PHILADELPHIA (CN) – A policeman-turned schoolteacher claims he was removed from his classroom and confined to a storage closet for more than a month after he exposed the inadequate credentials of his high school’s principal. He claims he also was targeted because he tried to stop students from using cell phones – which are barred in school – to coordinate attacks on Asian students.
William Aitken began teaching at South Philadelphia High School 5 years ago, he says in his federal complaint. Aitken claims that he saw at once that “Asian students were often the target of hostile and discriminatory conduct on the part of non-Asian students who terrorized the student body.”
It escalated into mob violence when “a flash-mob of students assembled in Aitken’s classroom and viciously attacked one of his students,” he says.
Aitken says the violent students “orchestrated their attack via cellular phones and text messages,” though cell phones “are strictly prohibited in South Philadelphia High School.”
South Philadelphia High School’s 1,400 students are 70& African-American, 18% Asian, 6% Hispanic and 6% white, according to the complaint. Defendants LaGreta Brown, the principal, and vice principal Juanita Johnson are both African-American.
Aitken claims the racial animus against Asian-Americans extended into the school’s top administration.
“On or about Sept. 1, 2009, defendant Brown introduced herself to the employees of South Philadelphia High School,” the complaint states. “During her introductory remarks, she made derogatory remarks concerning the school’s Asian population in which she expressed her desire to break up what she referred to as the ‘Asian dynasty.’
“By and through her comments, Brown contributed to, and tacitly approved of, the hostile environment in which these students attempted to receive an education.
“Such hostilities erupted into raw violence on or about Oct. 5, 2009, when a flash-mob of students and others assembled in Aitken’s classroom and viciously attacked one of his students.
“The flash-mob orchestrated their attack via cellular phones and text messages. Some flash-mob members were students who communicated via cellular phones to let non-student outsiders into the building.”
After the attack, Aitken says, he sought a meeting with principal Brown, who “freely and explicitly assumed responsibility for the incident and assured him that such physical altercations would not happen again,” according to the complaint.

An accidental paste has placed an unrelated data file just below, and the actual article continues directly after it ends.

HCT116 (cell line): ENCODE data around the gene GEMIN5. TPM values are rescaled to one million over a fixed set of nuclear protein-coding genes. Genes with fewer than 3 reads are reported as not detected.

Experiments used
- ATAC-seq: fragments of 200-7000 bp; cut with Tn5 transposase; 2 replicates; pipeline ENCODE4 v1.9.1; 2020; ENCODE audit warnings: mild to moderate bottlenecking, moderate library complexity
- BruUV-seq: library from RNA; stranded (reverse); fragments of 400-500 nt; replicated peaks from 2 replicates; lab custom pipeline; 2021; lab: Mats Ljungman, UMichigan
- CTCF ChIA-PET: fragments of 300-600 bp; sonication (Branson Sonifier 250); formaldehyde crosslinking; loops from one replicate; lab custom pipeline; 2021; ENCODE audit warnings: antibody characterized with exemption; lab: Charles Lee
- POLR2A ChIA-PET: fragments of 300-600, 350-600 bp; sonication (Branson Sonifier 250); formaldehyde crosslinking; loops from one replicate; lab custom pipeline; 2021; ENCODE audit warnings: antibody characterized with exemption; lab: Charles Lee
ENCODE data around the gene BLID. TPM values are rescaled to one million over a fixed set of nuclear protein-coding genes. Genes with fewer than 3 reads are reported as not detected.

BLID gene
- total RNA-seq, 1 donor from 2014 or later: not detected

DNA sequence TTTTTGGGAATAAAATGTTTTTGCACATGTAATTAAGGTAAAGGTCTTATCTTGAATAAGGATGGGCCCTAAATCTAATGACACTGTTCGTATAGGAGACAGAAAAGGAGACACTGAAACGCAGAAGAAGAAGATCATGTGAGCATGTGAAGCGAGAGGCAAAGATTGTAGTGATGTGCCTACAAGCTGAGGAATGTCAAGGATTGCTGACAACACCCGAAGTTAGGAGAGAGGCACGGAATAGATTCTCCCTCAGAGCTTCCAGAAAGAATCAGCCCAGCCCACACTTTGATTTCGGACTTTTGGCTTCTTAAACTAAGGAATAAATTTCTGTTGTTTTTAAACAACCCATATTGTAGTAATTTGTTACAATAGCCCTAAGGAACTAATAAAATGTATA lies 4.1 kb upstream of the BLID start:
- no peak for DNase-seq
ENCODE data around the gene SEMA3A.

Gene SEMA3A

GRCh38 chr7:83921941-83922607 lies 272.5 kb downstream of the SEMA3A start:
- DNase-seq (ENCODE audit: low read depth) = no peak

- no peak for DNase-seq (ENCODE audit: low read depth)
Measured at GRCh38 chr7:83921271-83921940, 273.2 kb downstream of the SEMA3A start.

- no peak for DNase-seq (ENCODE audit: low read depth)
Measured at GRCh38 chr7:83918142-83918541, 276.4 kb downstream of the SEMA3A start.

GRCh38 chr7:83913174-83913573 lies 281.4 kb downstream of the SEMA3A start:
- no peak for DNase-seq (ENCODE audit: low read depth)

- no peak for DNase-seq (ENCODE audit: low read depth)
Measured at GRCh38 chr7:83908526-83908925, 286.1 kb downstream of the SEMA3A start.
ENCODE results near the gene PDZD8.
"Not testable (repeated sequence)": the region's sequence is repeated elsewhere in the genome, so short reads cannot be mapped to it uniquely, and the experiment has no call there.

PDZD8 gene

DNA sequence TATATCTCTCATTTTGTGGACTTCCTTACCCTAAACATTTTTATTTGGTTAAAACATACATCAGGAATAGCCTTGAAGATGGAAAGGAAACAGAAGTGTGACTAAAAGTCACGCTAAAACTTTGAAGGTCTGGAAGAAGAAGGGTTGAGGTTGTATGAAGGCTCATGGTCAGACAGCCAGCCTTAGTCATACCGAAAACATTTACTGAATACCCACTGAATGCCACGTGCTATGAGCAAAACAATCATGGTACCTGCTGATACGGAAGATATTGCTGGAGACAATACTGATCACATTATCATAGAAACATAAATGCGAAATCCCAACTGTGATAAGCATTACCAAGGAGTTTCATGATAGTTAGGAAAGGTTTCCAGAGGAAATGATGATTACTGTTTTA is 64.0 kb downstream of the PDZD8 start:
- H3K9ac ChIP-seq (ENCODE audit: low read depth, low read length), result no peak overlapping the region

But Aitken says that Brown proceeded to “publicly denigrate Aitken’s teaching abilities and humiliate him in front of the entire body of teachers at a common preparation meeting while also making no attempt to curb the rampant use of cell phones by students.”
Aitken adds, “the utter disregard of Aitken’s warnings eventually produced tragic consequences when approximately thirty Asian students were viciously attacked by a mob of African-American students who coordinated with each other via cellular phones.”
Aitken claims that vice principal Juanita Johnson then retaliated against him by, among other things, “falsifying a document to add a negative performance review to his file, ordering the confiscation of his school-issued computer” and having a “uniformed police officer forcibly enter his classroom and threaten him.”
Aitken says he complained to the Pennsylvania Board of Education, when, “through a series of communications with their employees, [he] learned that Brown did not possess the legally required valid certification to serve as school principal.”
Aitken says he gave that information to his union representative and “Brown resigned as principal the very next day.”
After Brown resigned, Aitken says, he was “forcibly removed by police officers from his classroom in front of his astonished students and told to report to the office of Regional Superintendent Michael Silverman, who told Aitken to report to the ‘Comprehensive High School.'”
Aitken’s complaint describes the place as “a warehouse for teachers in the throes of the disciplinary process” designed to “deprive the teachers of the opportunity to pursue their chosen profession.”
For more than a month, Aitken says, he “was forced to remain inside a windowless, inadequately ventilated electrical storage closet for the entirety of the eight hour school day,” and he remains there to this day, “continually supervised by a district secretary.”
Such rooms, often called rubber rooms, have become a national issue after it was revealed that dozens of teachers in New York City schools have languished in them, sometimes for years, on full pay, as the school system refuses to either fire or reinstate them.
Aitken sued the School District of Philadelphia, its superintendent, a regional superintendent, and Brown and Jackson. He seeks punitive damages for civil rights violations, conspiracy, defamation, whistleblower violations and due process violations.
He is represented by Thomas Jennings.